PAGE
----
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The queen of can-do: Judith Felton hasn’t met a problem she didn’t want to solve

By Elizabeth Exline

As any parent knows, car rides with kids often turn into some version of “20 Questions.” Except 20 is a laughably modest number and, instead of working toward one outcome the way the game does, kids’ lines of questioning usually take a lot of detours. The upside? Kids learn a lot this way.

It’s easy to imagine Judith Felton, MSP, as such a child. Felton can trace her insatiable curiosity back to childhood in a home that valued education and encouraged her to explore her interests. She has seen it inspire her to return to college as a single mother of two, to go right back and earn her master’s degree, to pursue her doctorate and to climb the corporate ladder all the while.

“I’m a problem-solver,” she says. “I look for problems, and then I look for solutions.”

That’s not to say Felton’s journey has been easy. In fact, life has given her plenty of opportunity to fine-tune those problem-solving skills. But it’s what she’s learned along the way that makes her a force to reckon with.

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The distinction between fear and intuition

Today, Felton is unequivocally successful. As a High Touch Operations Manager for Cisco, she’s like a consultant who keeps her eye on a lot of moving parts, understanding how they’re connected and how she can leverage them to support high-profile clients. As a mother, she’s raised two children to be educated and fulfilled adults. As a friend and co-worker, she’s a trusted source of wisdom

Dorothy Arthur portrait

“She’s got a wonderful skill of listening and understanding,” says her friend and colleague Dorothy Arthur. “She’s helped me numerous times to deal with personal issues, always being able to help me see things less emotionally without judgment and offering solid advice.”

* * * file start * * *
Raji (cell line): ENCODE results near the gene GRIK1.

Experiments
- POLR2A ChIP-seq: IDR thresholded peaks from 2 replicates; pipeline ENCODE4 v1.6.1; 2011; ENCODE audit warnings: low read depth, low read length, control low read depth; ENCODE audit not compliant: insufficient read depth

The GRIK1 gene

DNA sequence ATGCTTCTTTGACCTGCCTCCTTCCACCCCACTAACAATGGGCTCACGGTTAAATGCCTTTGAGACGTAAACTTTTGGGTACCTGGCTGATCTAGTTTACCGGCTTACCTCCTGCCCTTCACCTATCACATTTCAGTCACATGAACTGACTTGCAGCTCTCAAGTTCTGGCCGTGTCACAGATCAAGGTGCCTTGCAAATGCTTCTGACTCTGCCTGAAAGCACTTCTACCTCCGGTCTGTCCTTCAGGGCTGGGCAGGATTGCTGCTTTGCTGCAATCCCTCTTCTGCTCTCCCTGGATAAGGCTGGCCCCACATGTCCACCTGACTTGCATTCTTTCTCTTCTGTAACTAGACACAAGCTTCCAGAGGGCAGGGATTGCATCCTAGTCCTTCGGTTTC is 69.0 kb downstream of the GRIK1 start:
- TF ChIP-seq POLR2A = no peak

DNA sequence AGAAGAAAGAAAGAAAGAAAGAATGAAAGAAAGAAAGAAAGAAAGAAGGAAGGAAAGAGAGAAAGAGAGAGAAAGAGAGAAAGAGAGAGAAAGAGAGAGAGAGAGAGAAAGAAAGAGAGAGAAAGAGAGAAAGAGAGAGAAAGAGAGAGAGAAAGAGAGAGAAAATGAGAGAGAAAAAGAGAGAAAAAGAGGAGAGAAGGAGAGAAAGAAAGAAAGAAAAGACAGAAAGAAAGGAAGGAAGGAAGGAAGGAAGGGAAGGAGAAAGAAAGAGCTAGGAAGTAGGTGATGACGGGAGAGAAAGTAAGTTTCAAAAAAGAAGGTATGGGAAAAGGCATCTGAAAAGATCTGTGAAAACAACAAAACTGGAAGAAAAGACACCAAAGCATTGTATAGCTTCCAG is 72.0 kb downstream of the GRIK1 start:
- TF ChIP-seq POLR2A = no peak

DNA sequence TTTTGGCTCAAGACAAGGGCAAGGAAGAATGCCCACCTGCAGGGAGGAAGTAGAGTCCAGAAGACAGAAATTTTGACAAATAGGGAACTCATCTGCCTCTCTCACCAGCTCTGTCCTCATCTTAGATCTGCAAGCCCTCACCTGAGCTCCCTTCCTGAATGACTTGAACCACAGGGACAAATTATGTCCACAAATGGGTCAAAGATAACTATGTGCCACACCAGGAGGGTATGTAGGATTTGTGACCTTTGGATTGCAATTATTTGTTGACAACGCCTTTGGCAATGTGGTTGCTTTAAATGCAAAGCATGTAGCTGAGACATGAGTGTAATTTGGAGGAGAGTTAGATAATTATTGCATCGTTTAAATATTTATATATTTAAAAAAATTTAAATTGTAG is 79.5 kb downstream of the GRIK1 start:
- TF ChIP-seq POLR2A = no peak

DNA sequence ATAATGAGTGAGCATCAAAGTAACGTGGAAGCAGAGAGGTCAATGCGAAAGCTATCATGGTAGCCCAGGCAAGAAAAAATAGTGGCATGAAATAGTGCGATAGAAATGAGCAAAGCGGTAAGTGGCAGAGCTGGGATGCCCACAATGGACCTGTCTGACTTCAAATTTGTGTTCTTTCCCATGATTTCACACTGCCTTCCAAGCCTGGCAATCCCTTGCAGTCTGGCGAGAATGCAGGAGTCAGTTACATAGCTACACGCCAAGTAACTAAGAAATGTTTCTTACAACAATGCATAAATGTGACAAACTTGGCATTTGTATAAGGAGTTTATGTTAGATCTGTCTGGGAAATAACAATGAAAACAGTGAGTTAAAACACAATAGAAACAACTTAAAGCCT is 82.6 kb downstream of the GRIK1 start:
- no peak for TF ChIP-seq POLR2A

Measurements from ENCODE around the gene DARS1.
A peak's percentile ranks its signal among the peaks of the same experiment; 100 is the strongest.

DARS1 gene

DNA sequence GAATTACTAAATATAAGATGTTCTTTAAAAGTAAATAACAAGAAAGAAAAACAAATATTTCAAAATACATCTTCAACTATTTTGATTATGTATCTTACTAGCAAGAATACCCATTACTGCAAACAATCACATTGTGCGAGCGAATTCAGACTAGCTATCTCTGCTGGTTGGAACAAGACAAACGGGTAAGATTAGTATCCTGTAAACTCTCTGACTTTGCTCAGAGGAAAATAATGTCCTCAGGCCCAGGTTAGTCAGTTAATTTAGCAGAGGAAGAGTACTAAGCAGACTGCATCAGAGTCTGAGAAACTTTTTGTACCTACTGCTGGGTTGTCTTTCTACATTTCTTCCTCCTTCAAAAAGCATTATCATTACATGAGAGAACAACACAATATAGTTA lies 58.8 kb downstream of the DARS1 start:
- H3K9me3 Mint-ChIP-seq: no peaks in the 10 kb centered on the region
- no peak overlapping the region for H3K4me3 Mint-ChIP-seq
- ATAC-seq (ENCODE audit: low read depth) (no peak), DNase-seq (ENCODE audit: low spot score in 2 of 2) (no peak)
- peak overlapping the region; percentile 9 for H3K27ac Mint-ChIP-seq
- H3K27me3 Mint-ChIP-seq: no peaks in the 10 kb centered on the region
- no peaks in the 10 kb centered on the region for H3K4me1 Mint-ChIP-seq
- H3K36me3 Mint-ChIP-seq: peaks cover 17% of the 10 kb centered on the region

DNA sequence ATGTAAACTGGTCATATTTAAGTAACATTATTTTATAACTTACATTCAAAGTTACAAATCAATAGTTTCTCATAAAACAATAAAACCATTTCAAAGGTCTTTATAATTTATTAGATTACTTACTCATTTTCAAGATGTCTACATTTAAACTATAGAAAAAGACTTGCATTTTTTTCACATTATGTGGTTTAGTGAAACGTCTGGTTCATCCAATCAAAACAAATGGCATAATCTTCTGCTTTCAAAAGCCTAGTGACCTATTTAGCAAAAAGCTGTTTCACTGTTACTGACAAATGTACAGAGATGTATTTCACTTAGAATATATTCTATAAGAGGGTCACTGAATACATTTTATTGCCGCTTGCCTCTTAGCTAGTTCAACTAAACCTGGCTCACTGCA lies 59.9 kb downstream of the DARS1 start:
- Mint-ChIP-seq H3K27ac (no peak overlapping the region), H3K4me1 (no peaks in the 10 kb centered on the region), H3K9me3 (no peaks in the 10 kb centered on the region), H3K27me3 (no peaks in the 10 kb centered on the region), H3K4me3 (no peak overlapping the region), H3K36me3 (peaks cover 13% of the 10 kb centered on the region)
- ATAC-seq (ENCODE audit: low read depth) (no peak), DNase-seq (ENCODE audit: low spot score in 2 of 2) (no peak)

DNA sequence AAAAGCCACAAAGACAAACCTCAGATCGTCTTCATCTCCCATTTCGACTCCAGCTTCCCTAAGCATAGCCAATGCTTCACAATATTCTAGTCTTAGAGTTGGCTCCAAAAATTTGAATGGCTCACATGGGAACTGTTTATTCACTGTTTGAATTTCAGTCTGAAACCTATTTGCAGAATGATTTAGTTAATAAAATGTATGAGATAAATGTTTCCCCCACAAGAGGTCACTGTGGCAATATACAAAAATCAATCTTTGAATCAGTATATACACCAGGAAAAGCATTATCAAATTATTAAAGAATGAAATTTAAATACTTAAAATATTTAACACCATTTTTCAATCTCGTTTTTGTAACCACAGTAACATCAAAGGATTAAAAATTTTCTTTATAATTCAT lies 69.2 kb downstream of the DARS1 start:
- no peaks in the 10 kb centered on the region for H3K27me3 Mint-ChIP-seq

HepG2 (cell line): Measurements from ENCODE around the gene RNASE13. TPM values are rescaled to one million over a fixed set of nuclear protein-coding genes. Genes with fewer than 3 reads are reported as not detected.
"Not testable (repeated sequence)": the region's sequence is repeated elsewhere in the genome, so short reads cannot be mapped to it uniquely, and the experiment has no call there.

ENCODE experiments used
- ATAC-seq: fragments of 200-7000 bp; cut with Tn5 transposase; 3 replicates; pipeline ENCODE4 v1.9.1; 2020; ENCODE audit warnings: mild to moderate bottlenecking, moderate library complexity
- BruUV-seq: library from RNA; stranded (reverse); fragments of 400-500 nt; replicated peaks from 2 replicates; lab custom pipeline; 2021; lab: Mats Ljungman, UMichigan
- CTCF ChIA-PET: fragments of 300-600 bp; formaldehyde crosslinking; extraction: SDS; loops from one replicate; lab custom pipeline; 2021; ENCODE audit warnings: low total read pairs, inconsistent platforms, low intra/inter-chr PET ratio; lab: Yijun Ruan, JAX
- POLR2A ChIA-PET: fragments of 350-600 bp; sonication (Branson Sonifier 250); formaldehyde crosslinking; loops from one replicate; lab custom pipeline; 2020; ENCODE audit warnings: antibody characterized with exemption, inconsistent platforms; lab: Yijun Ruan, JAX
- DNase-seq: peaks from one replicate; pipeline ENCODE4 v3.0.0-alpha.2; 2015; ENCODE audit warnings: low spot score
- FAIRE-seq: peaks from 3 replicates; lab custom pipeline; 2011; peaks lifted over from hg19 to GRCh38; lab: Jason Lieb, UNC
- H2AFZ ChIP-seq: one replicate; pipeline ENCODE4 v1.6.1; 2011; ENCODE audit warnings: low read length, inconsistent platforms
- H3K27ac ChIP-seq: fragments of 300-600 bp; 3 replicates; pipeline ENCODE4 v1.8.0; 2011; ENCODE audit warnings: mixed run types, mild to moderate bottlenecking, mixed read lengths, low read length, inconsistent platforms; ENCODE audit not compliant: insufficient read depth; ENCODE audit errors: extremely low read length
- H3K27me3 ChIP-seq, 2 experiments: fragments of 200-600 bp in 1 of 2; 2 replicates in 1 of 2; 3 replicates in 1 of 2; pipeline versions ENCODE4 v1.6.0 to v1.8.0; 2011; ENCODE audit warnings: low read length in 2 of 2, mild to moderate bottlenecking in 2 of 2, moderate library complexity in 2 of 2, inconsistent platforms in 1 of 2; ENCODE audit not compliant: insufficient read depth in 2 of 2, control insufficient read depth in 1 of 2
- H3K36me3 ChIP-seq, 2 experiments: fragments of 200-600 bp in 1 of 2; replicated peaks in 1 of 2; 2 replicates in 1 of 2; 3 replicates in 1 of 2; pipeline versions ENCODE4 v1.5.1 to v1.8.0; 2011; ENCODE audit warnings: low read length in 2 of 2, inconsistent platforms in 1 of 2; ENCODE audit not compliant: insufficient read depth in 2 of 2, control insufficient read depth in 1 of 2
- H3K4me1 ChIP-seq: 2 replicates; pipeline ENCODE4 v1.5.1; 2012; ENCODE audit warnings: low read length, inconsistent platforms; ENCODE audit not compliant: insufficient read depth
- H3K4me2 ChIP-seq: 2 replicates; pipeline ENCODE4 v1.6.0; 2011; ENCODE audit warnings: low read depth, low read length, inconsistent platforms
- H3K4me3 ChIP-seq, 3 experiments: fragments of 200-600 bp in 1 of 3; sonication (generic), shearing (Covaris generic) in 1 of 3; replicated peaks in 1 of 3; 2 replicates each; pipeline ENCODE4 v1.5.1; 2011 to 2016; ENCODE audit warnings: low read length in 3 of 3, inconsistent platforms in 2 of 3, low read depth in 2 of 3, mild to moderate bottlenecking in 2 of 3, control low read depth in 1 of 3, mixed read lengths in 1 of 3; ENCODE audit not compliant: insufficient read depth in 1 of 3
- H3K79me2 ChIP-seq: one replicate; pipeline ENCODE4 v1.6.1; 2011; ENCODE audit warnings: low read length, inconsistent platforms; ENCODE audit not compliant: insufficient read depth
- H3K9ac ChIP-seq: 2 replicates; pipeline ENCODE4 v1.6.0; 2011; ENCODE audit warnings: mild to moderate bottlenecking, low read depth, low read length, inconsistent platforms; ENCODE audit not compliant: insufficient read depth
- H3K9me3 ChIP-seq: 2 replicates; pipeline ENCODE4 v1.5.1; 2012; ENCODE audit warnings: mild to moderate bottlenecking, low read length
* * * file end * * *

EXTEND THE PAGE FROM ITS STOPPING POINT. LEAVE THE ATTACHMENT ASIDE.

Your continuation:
Felton exudes calm assurance, a quality that has emerged through experience. She has learned to trust her instincts.

“Every time I ignored that small, still voice, I’ve either kicked myself or regretted it,” Felton says. “Because I know that whenever it pops up, I listen. And look where I am today.”

That instinct was what told her to go back to school in 2000. She came to University of Phoenix (UOPX), but the timing wasn’t right. She was working 60-hour workweeks and her two young children needed whatever time she didn’t spend at work. So, she stepped away from her program, devastated.

But that voice returned in 2013. And she listened, switching from an information technology program to a Bachelor of Science in Business degree with a focus on entrepreneurship, which she successfully completed in 2016. (The program she completed has since been retired.)

“I think it’s fear that holds people back from so many different things … and they don’t even know the fear is driving their decision to do something or not do something,” Felton says. “But I’ll tell you this about me. If I had to talk about fear, I would use it in the sense of, ‘What will happen if I don’t do something versus what will happen if I do?’ … You don’t know what’s going to happen if you do whatever the thing is, but for sure we have ideas of what’s going to happen if you don’t. You have to move forward.”

 

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Captivated by curiosity

For Felton, moving forward is a way of life, whether that’s progressing in her career or cultivating her knowledge.

“I’ve always been very, very curious about everything,” she says. “I’ve always asked those questions where people are like, ‘Why do you care?’”

Felton’s curiosity, combined with her self-described can-do attitude, meant she didn’t shy away from having a tough conversation with herself about what she wanted from her degree when she returned to UOPX. It had been 12 years since she’d stepped away from her IT degree program, and she needed to reevaluate where opportunity and her interests intersected.

“So often people pick degrees with an idea in their heart about what they want out of it, but they don’t know what’s going on in the industry,” Felton says.

In Felton’s view, organizations have always been inextricably linked with societies and will continue to be so, making a business degree something that would stand her in good stead for the foreseeable future.

Her bachelor’s program was a second chance as far as Felton was concerned, and she wasn’t about to waste it. 

Portrait of a smiling Judith Felton